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Making Institutions Work in South Africa

Daniel Plaatjies, editor
Making Institutions Work in South Africa
ISBN: 978-1-928246-36-7
$32.00
2021/240 pages
Distributed for Best Red, an imprint of HSRC Press,
in the US and its possessions, Canada, and Asia with the exception of China
"Timely, opportune, and pertinent. [The authors] interrogate a very critical and rudimentary global governance theme ... in a South African context."—Purshottama Sivanarain Reddy, University of KwaZulu-Natal

DESCRIPTION

Making Institutions Work in South Africa places the structures and processes of institutionalization at the center of debates about democracy, state, and society in South Africa.

As they explore the factors that facilitate, and those that impede, strong, well-functioning institutions, the contributors share three core assumptions: institutions are the pillars of a constitutional democracy; they evolve through the actions of people (agency); and they form structures of dynamic, shared social patterns of behavior through the implementation of the rule of law.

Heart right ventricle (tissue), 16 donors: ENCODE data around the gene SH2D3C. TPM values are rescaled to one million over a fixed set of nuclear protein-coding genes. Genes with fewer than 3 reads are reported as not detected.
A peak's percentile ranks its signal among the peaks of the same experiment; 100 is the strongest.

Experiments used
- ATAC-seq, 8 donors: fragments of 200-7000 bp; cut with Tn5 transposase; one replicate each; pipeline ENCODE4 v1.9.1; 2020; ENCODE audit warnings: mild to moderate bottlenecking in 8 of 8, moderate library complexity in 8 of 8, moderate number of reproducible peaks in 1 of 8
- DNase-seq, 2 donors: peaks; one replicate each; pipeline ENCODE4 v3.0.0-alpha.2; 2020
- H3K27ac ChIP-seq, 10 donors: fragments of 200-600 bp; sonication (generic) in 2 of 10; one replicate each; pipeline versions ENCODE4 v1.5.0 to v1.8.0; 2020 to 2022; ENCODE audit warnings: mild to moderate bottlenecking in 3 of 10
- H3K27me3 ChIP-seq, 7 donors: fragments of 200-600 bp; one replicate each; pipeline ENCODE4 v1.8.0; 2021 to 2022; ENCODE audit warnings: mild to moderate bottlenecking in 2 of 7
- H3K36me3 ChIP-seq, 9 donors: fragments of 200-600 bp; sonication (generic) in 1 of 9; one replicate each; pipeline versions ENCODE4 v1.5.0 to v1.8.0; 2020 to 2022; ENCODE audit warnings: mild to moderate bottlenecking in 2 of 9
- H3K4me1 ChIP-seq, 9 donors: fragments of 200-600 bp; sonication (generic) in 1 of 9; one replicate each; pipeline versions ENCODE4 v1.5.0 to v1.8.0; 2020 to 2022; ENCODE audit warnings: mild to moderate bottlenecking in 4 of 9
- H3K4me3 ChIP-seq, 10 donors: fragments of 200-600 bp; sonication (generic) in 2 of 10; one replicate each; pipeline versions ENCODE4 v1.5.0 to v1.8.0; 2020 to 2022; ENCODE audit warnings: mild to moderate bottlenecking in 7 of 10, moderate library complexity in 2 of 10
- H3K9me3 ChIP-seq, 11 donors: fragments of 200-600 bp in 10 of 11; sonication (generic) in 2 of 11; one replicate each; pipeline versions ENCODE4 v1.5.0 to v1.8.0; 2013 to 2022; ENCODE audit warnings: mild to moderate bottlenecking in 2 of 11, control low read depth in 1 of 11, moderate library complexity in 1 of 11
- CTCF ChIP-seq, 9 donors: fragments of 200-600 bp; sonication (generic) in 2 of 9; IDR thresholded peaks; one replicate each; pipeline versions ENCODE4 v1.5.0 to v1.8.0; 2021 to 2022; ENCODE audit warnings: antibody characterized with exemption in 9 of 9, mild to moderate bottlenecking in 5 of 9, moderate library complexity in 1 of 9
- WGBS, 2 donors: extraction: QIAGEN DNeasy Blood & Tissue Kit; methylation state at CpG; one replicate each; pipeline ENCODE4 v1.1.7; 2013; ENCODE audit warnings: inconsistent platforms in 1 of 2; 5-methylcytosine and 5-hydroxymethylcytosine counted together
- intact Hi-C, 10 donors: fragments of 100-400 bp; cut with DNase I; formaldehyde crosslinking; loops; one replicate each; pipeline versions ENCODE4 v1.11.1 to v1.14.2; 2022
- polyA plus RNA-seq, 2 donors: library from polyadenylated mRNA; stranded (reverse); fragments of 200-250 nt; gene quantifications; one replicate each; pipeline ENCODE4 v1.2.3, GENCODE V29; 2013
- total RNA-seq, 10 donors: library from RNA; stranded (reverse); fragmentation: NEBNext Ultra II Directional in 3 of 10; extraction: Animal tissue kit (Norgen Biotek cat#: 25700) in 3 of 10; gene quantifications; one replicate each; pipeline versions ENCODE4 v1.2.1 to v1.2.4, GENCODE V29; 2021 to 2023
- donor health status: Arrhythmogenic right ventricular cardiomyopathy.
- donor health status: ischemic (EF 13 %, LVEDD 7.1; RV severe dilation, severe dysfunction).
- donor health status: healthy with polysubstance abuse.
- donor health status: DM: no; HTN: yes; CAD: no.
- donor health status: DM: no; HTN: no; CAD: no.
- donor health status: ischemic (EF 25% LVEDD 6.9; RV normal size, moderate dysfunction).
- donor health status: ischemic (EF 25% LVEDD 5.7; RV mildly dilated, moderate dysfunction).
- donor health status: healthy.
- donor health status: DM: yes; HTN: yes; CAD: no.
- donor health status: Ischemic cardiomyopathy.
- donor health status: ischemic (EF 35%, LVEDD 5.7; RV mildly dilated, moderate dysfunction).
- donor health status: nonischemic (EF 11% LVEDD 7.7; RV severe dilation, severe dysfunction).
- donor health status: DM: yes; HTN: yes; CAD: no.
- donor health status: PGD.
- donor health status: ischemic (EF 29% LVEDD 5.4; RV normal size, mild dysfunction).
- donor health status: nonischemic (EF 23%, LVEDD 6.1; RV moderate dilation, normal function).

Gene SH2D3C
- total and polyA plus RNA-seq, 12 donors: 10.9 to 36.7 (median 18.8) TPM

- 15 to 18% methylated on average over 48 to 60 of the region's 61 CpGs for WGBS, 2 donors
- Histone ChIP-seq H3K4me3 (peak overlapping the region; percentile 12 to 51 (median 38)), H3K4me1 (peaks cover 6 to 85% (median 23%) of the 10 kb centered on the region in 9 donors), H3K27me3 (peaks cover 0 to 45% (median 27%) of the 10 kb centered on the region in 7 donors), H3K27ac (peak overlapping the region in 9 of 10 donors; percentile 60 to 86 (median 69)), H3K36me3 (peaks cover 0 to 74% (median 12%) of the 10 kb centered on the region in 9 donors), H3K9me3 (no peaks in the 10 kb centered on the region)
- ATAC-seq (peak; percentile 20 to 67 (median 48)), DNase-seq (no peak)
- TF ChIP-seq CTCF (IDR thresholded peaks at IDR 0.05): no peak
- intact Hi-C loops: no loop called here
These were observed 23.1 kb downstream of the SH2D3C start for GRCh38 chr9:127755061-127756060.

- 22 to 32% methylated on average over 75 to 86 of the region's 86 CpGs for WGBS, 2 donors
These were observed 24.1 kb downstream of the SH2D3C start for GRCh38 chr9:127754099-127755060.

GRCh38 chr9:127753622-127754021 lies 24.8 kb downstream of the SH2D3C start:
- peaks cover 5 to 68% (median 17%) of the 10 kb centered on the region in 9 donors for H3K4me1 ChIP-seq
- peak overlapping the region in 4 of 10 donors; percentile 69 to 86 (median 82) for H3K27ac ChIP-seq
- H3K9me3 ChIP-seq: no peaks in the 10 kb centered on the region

ABOUT THE AUTHOR

The late Daniel Plaatjies was chair of South Africa's Financial and Fiscal Commission. He previously served as head of the Graduate School of Governance, University of the Witwatersrand.

CONTENTS

  • Foreword—Judge Dennis Davies.
  • Institutions: Nexus Between Society, Markets, and the State—D. Plaatjies.
  • Trust in South African Institutions: The Role of Leadership as Primary Trust-Building Institution—E. Schwella.
  • Independent Oversight Bodies: Lessons From Fiscal, Productivity and Regulatory Institutions—S. Dougherty, A. Renda, and L. von Trapp.
  • Governance in Representative Democracies: Attitudes to Technocratic versus Democratic Governments—L. De Mello.
  • Economic Institutions and the Frustration of Economic Policy—N.S. Makgetla.
  • Institutional Analysis of the Prospects of a Social Compact for Growth, Employment, and Equity in South Africa—K. Creamer.
  • The Department as Institution: The National Treasury and Its Institutional Role—S. Friedman.
  • Separation of Powers and the Dangers of Judicial Underreach—M. Cosser, N. Bohler-Muller, G. Pienaar,.
  • Legal Aid in SA: A Successful Post-Apartheid Institution Supporting the Rule of Law—J. Klaaren.
  • Rebuilding SOEs: Institutional, Organizational, and Governance Reforms Necessary for Success—M. Adam.
  • From Bewysburo to the Biometric State: A Critique of Migration Institutions and Policies in South Africa—R. Adams, S. Rule, and T. Masilela.
     
The US and its possessions, Canada, and Asia with the exception of China